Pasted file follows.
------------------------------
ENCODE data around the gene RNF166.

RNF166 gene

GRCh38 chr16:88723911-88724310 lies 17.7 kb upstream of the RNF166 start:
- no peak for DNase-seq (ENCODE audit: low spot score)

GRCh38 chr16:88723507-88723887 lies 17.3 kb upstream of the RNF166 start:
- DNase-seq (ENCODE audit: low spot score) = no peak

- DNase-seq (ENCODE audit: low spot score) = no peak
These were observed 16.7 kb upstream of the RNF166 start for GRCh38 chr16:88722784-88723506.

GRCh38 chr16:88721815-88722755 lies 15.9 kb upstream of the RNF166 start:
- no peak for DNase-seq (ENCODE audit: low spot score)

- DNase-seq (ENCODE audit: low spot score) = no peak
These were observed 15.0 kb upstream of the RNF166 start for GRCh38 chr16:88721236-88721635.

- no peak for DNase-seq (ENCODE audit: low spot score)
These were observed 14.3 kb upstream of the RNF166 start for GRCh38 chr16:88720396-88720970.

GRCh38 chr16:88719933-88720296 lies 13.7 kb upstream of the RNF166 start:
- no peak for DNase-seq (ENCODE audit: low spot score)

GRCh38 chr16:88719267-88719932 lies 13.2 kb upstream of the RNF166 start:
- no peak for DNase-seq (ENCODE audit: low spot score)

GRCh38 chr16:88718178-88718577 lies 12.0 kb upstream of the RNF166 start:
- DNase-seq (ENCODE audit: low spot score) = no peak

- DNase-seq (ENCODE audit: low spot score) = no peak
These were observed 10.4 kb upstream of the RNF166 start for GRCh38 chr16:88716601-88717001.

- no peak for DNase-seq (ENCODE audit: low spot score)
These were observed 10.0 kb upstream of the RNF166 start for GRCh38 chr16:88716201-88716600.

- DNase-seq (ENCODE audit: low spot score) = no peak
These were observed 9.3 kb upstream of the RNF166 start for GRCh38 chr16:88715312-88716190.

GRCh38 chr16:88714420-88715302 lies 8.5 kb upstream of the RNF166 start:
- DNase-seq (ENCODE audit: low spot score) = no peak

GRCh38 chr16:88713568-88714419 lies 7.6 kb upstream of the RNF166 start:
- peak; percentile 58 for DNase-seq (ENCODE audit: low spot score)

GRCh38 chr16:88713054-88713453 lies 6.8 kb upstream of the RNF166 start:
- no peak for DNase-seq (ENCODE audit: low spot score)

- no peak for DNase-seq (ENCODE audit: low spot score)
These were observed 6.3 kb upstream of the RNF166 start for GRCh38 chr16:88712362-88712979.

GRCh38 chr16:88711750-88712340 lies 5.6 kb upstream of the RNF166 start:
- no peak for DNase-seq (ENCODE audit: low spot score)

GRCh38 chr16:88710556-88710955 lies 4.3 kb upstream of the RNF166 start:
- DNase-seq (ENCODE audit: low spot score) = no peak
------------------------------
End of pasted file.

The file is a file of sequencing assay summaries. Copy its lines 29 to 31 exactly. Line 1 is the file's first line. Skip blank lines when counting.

GRCh38 chr16:88713568-88714419 lies 7.6 kb upstream of the RNF166 start:
- peak; percentile 58 for DNase-seq (ENCODE audit: low spot score)

GRCh38 chr16:88713054-88713453 lies 6.8 kb upstream of the RNF166 start: